Creation Care Lifestyle: LOAF Food – Let’s Look at Bread
The word “Bread” is found in the Lord's Prayer: “Give us this day our daily bread.”
This Christian prayer is a request for both actual and spiritual food.
Bread is also a gift from God: when Moses fed his people in the desert with food which fell from heaven, and during the last supper, when bread became the body of Christ.
Bread, especially wholemeal, is also an important source of dietary fibre which helps to keep our digestive system healthy, helps control blood sugar and cholesterol levels and makes us feel fuller for longer.
Is LOAF food about having lots of different breads to eat around our homes?
And what does it have to do with “Creation Care”?
L O A F food stands for food which is:
L – Locally Produced
O – Organically Grown
A – Animal Friendly
F – Fairly Traded
St. Andrews Church is taking part in the Creation Care scheme (we have already achieved the Bronze Eco Church level). We would love to achieve Silver and eventually Gold level in the next 3 years.
Under part of the Lifestyle section, we would like you to consider and encourage not only our own Church family but other households around us, to make changes to care for God’s earth.
If you don’t already use LOAF food, perhaps your first step could be looking at how the bread you eat, could be LOAF food.
So perhaps the bread that you eat, could be LOAF food?
L – Have a go at making your own bread – there are lots of recipes on line. Is there someone out there in our congregation that has a favourite recipe and would like to share with us in our digital newsletter?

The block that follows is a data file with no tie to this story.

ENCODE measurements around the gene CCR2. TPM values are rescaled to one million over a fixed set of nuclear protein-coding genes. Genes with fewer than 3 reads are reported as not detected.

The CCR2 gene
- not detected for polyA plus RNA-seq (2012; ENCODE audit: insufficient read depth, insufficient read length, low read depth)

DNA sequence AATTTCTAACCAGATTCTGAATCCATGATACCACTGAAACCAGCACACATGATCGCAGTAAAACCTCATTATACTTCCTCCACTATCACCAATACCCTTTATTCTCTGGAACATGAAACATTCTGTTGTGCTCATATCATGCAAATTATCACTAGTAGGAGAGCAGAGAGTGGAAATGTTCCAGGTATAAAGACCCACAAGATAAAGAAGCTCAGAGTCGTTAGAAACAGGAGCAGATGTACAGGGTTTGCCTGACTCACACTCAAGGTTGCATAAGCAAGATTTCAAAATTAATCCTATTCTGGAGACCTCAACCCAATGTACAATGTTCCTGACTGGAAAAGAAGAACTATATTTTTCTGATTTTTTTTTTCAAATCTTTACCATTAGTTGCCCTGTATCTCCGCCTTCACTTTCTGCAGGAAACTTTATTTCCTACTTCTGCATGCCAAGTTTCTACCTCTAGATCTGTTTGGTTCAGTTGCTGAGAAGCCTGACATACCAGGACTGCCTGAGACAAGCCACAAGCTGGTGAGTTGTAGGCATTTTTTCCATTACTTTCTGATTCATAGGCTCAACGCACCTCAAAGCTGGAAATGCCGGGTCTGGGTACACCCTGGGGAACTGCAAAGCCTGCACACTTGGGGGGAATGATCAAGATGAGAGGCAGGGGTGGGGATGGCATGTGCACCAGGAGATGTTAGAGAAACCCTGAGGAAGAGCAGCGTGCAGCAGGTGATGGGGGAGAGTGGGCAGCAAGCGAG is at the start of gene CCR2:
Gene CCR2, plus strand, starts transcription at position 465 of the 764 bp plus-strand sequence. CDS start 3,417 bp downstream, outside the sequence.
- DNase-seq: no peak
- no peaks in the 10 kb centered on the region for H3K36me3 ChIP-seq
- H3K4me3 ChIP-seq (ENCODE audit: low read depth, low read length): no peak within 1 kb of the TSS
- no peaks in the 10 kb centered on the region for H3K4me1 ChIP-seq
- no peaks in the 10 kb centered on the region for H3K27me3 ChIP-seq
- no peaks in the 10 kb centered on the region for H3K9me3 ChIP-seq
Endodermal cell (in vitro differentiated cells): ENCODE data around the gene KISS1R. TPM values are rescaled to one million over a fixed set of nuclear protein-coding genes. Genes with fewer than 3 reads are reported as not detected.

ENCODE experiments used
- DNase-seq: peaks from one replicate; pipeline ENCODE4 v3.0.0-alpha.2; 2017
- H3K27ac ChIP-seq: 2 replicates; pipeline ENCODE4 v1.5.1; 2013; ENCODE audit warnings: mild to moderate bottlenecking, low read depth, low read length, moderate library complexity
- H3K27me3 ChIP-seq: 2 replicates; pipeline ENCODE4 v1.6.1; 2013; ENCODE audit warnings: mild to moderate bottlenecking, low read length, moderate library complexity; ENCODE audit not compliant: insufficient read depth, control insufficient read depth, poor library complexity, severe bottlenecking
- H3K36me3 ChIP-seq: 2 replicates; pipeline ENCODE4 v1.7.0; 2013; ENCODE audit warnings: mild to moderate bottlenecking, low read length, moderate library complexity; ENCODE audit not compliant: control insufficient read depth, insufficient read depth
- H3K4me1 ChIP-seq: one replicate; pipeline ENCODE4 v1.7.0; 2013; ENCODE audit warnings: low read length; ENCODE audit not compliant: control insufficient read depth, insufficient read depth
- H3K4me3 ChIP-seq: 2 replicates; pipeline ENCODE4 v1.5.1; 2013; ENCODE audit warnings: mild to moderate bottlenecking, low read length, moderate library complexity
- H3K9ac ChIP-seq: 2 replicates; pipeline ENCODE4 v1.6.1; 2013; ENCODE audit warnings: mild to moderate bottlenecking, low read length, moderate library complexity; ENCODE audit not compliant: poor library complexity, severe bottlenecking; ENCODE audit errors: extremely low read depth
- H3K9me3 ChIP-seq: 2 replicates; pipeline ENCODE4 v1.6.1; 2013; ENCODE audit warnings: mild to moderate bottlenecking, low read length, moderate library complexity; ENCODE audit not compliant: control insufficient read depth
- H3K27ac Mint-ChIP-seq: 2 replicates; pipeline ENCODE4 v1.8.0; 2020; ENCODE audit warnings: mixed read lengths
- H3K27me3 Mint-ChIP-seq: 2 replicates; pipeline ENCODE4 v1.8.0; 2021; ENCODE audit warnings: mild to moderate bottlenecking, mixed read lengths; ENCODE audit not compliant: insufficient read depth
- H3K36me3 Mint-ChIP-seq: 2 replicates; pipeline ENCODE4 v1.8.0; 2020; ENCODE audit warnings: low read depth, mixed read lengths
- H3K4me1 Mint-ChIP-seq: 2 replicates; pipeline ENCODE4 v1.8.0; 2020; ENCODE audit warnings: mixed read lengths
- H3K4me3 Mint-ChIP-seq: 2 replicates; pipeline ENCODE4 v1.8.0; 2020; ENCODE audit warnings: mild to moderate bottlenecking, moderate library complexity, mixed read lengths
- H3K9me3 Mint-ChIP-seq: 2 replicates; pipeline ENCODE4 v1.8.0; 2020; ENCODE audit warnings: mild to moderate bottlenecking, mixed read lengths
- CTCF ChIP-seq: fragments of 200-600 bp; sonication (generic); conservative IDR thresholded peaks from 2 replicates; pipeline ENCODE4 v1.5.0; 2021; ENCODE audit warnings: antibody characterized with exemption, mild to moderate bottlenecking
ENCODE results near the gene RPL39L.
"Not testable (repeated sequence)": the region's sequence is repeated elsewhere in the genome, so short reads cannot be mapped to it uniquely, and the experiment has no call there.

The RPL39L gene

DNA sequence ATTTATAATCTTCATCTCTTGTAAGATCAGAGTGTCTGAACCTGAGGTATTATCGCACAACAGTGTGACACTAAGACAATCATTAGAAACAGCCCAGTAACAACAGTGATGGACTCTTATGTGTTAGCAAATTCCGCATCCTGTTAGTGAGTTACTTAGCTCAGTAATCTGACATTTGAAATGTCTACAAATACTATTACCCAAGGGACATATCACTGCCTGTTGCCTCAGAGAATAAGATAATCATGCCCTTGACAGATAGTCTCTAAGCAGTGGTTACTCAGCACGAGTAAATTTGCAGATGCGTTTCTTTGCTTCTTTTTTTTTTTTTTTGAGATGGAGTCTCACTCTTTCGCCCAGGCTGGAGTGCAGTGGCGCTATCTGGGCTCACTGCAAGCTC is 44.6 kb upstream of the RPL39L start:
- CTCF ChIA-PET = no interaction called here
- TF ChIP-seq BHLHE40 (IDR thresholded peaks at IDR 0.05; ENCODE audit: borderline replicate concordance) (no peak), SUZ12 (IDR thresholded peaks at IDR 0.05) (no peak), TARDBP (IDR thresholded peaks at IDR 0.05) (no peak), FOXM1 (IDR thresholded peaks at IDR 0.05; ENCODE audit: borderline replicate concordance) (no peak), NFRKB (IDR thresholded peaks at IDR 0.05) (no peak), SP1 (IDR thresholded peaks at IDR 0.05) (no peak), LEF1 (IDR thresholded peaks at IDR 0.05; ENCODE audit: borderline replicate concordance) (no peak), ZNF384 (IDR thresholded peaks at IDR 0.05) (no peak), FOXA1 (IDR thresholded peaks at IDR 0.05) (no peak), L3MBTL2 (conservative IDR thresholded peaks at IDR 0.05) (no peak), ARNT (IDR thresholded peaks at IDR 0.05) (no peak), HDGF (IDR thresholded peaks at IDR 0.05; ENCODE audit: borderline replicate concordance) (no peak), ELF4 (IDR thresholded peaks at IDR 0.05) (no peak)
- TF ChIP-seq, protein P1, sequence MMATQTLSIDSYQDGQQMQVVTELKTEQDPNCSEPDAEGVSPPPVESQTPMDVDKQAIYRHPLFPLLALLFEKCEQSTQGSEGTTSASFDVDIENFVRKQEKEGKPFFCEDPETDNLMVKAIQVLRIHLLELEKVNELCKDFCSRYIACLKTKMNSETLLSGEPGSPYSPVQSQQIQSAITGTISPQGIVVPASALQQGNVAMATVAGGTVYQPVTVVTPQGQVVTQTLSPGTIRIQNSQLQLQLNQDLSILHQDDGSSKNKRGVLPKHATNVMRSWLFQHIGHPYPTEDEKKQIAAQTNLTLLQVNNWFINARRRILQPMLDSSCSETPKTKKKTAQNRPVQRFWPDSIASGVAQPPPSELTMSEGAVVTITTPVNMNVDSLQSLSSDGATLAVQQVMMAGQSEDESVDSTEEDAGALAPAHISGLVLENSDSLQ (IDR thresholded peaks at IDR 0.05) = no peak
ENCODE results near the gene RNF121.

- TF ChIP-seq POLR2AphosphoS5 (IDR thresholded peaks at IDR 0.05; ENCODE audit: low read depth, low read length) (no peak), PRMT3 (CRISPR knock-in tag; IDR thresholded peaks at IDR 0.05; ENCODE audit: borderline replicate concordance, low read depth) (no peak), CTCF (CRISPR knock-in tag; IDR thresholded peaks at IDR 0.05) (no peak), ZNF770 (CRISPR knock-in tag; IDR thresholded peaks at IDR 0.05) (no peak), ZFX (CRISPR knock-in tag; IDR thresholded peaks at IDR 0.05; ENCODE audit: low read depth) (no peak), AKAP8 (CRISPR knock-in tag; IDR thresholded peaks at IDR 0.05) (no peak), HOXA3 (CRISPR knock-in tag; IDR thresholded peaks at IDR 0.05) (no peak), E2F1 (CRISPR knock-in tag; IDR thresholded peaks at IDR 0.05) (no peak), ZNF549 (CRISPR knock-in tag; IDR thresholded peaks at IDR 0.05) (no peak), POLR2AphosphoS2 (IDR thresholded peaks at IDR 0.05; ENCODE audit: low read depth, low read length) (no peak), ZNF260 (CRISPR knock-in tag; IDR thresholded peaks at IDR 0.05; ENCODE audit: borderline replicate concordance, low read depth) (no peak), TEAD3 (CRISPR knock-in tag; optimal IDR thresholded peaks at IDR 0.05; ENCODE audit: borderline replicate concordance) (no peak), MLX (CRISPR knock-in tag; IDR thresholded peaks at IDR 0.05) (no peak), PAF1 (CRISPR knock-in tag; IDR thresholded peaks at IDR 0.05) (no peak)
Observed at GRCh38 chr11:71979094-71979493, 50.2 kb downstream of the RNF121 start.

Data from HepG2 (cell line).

Follow the smell of freshly baked bread - Why not look at what a local bakery shop or market stall is selling when you are out and about, to see what artisan bread they have on offer?
O - To be considered organic, breads must have ingredients that are grown without the use of pesticides, synthetic fertilizers, sewage sludge, genetically modified organisms (GMO's), or ionizing radiation. Some shops and supermarkets do sell organic breads – look at the packaging to help you identify if the ingredients used have been grown organically.
A - The simplest form of bread is vegan as traditionally bread is made from yeast, flour, water, and salt. Unfortunately, some commercially sold breads contain dairy such as whey (a milk protein) or eggs as fillers or stabilizers and those breads would not be considered vegan (or plant-based). The most common vegan bread types are sourdough, Ezekiel bread, ciabatta, focaccia and baguettes. If you haven’t tried a vegan bread type, why don’t you give it a go?
F - Fairtrade is a system of certification that aims to ensure a set of standards are met in the production and supply of a product or ingredient. For farmers and workers, Fairtrade means workers' rights, safer working conditions and fairer pay. For shoppers it means high quality, ethically produced products.
Have a look at the “Fair Trade Cookbook” online – It contains lots of recipes from around the world, and includes a section on breadmaking:
Our Fairtrade Shop at St. Andrew’s sells bags of Beer Bread – a delicious baking mix, produced in South Africa and made with love. All you have to do is follow the instructions including “adding a brew” of your own choice of beer.
For more information about how to purchase Fairtrade items from St. Andrews, Bedford, go to our website.
A couple of fun quotes for you to think about:
The bread of life never gets stale; and
Without the bread of life, we are toast.